These recordings come from a 1998 concert featuring Book I of the Préludes, previously issued on EuroArts and a new recording of Estampes (not that you’d know from the beautifully natural piano sound). The booklet essay informs us that Barenboim, like Boulez, regards Debussy as the founding father of musical modernism – a non-prescriptive composer who could have no successors (except perhaps Ligeti!) Less ‘Impressionist’, more ‘Symbolist’ is how he sees it, and these highly individual performances may give the horrors to those hoping for a dose of musical Monet.
Barenboim can be quixotic, yet he’s keenly attuned to the composer’s sonic experimentation, embracing a desire to disorientate the listener. Yes, he takes liberties with Debussy’s markings, but so did the composer himself on his Welte-Mignon recordings. Barenboim’s Pagodes are neatly balanced, his Soirée Dans Grenade sensual with an unusually massive climax, his Jardins sous la Pluie sway and bend in quite a downpour.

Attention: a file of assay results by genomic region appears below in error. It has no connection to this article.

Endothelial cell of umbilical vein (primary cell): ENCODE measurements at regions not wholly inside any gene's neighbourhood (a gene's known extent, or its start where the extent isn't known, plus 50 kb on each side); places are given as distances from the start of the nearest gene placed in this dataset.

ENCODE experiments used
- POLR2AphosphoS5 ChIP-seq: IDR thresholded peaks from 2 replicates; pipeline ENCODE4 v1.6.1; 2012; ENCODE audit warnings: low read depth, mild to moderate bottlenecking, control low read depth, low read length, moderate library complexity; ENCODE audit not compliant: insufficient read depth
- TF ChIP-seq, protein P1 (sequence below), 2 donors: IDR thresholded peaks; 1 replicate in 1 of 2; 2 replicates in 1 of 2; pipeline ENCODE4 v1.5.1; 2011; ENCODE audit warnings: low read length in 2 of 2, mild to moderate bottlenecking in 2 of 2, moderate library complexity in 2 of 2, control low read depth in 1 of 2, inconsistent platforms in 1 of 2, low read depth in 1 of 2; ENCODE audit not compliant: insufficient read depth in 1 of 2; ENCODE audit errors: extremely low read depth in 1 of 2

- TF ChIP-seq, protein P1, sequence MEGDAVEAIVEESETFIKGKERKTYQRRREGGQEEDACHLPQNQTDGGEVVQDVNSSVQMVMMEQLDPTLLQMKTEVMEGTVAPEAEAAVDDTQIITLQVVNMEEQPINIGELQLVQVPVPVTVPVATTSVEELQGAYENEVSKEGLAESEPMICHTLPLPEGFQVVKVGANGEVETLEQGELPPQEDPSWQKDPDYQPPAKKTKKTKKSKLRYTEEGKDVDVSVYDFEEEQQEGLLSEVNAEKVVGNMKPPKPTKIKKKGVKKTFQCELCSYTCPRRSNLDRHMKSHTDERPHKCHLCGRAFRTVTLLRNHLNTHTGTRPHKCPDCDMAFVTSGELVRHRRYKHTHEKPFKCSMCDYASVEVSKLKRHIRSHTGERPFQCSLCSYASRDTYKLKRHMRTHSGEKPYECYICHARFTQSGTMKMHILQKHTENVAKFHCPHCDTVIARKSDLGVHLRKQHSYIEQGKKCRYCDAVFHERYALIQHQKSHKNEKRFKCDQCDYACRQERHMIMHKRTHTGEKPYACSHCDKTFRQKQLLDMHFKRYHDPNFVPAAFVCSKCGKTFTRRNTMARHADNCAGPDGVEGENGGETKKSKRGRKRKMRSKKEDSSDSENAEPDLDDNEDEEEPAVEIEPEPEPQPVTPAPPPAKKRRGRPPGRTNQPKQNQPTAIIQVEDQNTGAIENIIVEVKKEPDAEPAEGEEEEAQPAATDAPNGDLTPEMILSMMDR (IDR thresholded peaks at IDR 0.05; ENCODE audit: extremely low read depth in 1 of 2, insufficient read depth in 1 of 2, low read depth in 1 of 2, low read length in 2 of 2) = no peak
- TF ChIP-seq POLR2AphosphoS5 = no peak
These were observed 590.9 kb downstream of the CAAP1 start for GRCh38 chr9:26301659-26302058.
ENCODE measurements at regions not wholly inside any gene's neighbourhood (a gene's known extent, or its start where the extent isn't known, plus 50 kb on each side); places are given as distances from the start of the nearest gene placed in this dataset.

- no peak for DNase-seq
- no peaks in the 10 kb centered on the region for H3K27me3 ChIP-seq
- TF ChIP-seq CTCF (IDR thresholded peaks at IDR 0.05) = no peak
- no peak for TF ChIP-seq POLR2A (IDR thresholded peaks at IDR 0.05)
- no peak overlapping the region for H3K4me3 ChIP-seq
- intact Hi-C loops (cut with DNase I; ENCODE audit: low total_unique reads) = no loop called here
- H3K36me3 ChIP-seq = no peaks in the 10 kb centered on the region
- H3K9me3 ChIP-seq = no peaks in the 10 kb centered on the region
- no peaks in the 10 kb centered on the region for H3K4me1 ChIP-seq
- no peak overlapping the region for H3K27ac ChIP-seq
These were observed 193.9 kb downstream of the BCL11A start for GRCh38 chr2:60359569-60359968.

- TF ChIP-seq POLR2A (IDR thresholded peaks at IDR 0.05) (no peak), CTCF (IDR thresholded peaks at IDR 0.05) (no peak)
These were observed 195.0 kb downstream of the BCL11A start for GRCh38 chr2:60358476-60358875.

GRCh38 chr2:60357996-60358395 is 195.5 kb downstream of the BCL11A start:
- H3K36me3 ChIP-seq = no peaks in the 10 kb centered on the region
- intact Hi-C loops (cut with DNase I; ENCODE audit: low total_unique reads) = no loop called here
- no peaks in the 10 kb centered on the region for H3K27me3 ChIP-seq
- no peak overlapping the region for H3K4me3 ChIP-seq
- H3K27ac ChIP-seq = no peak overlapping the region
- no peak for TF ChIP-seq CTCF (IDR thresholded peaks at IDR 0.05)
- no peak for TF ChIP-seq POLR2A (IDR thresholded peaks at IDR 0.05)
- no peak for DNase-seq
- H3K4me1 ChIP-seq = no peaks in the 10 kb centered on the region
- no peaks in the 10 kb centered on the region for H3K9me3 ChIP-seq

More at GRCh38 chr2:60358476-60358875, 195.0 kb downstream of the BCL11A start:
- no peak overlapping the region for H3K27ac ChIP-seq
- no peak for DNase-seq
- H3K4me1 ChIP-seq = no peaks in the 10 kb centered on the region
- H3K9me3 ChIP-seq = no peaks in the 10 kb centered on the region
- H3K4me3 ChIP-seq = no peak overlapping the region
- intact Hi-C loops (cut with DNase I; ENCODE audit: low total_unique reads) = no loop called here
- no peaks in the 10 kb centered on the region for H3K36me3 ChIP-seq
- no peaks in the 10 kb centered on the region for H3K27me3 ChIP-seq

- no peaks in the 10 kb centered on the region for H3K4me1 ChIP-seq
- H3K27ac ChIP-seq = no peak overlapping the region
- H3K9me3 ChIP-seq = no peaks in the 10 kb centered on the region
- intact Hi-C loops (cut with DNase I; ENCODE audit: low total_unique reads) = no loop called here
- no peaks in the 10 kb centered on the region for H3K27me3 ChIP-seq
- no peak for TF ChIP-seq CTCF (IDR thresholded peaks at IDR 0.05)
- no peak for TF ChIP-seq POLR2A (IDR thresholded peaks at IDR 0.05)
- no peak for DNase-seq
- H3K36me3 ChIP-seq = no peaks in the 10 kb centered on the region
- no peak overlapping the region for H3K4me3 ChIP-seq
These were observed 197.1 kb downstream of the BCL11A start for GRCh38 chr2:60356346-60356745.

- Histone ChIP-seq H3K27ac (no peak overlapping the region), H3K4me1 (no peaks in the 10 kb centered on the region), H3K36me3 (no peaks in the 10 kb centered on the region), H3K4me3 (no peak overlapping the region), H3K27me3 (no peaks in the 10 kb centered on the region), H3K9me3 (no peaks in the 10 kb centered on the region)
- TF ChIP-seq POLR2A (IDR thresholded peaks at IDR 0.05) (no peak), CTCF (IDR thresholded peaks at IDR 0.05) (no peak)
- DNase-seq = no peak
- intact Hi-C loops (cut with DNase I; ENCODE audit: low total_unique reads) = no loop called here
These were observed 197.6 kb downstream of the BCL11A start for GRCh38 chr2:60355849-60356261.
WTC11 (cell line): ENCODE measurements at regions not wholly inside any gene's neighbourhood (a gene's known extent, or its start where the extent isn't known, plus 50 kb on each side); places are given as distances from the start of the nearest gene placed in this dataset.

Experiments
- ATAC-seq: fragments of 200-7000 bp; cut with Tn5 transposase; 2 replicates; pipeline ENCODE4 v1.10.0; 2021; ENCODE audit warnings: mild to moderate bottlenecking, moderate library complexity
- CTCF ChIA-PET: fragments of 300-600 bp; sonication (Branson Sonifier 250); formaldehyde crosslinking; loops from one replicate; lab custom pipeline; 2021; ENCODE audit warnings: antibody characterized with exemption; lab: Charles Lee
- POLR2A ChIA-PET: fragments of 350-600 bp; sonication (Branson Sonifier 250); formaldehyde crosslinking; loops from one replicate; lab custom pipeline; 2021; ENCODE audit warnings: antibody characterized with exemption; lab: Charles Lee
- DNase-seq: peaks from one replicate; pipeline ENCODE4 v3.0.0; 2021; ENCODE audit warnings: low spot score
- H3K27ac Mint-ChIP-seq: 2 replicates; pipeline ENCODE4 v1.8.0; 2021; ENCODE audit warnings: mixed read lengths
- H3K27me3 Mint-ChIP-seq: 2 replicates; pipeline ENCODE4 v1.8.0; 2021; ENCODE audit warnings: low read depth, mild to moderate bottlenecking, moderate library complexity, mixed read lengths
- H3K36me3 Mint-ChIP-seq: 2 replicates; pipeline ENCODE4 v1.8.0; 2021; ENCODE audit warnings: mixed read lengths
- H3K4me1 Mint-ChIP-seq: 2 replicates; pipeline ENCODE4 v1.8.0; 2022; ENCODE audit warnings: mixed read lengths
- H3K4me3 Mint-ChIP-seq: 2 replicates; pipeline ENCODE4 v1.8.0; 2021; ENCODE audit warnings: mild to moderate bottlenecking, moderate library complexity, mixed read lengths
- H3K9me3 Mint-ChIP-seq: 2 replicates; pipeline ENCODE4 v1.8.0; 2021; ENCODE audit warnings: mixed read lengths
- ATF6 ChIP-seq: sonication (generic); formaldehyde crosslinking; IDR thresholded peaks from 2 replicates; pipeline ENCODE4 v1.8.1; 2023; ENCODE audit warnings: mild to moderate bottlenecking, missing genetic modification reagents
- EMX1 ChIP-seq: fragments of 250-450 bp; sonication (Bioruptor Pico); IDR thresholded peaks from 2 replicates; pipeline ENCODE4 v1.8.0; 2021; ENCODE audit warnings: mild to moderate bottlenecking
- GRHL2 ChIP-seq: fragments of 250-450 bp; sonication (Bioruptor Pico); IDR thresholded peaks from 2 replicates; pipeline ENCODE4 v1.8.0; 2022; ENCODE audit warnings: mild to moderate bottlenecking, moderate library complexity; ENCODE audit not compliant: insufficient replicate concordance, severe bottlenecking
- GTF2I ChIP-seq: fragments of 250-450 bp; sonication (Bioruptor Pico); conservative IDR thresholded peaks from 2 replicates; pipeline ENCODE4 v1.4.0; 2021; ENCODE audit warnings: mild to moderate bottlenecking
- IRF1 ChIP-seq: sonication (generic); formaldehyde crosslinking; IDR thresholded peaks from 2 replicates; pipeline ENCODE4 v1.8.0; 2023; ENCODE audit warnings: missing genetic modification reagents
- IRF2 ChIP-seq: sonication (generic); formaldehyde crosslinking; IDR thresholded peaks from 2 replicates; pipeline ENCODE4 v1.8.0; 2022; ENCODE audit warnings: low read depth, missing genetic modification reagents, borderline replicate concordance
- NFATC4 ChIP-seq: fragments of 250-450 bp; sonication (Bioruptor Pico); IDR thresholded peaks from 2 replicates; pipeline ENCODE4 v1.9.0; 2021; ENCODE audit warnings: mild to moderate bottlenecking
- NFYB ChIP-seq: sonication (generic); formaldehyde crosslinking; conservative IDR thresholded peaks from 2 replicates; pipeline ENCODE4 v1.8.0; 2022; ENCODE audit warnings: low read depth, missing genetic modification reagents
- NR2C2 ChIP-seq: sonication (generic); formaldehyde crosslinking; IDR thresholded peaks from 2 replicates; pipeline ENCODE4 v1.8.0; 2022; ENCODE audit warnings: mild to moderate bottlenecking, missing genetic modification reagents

It’s his Préludes that will ruffle most feathers. Not every experiment pays off – the Delphic dancers are a trifle lumpen – but try the volatile sonics of his windy plain, the grace of his flaxen-haired girl, or brave the oozy depths of his sunken cathedral. While others flit prettily over Debussy’s shimmering surfaces, Barenboim drags a willing imagination into vistas unexplored. Thank heavens this Debussy year someone is prepared to give things a good shake up.